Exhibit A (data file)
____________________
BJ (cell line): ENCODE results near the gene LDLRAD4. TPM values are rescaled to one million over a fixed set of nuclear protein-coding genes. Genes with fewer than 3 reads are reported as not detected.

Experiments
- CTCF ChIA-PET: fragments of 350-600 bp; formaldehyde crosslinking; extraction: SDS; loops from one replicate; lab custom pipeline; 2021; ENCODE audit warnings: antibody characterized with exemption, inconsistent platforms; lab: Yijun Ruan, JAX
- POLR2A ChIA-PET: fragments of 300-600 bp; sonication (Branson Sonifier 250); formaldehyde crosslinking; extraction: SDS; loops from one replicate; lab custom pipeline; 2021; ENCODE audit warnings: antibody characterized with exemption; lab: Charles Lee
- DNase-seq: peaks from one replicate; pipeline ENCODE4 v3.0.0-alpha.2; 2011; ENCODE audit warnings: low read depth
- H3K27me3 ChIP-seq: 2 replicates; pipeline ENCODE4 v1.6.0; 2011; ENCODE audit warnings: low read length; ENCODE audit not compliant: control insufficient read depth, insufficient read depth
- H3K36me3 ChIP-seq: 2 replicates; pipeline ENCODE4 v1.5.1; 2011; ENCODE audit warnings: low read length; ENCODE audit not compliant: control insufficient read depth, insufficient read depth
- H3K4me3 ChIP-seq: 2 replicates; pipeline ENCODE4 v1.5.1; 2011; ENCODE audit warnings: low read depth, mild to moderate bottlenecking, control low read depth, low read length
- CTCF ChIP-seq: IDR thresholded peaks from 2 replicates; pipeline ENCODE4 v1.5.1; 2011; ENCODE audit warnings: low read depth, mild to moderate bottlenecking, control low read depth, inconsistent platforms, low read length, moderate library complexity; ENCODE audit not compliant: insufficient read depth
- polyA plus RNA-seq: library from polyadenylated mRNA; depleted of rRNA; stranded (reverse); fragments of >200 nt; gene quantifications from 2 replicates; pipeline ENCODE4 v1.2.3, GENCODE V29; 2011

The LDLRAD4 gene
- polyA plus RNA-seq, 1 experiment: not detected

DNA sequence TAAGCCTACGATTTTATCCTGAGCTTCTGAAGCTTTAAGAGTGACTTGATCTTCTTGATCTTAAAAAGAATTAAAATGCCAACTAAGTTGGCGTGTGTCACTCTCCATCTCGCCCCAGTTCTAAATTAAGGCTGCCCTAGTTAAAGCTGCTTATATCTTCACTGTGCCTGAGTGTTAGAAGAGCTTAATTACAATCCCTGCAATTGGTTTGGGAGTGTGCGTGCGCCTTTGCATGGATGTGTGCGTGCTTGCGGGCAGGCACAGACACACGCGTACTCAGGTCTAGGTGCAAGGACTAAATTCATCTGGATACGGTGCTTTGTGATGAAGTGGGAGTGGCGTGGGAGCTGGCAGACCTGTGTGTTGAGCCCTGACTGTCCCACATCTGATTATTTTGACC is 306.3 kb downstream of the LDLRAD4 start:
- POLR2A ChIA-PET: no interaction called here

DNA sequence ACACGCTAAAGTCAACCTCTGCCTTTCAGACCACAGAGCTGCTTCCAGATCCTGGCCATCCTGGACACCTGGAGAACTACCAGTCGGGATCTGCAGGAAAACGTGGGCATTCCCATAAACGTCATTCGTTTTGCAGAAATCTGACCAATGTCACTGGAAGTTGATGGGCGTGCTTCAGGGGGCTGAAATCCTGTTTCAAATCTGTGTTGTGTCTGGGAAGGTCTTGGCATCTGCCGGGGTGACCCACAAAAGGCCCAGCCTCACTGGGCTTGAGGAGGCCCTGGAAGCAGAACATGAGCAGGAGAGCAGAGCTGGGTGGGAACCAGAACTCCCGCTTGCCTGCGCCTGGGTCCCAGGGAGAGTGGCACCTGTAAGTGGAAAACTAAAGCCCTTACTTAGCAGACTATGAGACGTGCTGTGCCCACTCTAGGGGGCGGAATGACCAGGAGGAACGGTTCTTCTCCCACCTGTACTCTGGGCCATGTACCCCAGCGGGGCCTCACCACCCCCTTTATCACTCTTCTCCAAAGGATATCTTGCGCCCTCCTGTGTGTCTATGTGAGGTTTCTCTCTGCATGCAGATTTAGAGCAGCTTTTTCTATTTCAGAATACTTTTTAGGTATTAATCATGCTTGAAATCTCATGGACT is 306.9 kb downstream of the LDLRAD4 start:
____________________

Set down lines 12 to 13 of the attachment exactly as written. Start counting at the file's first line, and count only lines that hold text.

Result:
- polyA plus RNA-seq, 1 experiment: not detected

DNA sequence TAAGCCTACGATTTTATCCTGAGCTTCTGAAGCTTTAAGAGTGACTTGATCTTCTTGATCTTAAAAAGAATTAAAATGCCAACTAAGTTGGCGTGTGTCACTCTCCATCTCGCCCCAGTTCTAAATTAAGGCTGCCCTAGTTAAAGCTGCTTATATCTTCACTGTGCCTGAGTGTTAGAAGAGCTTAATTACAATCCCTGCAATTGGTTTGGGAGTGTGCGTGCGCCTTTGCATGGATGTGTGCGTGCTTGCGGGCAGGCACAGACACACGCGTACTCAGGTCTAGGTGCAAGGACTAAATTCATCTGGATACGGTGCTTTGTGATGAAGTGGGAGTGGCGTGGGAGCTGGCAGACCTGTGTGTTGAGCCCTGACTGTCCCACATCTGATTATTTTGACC is 306.3 kb downstream of the LDLRAD4 start: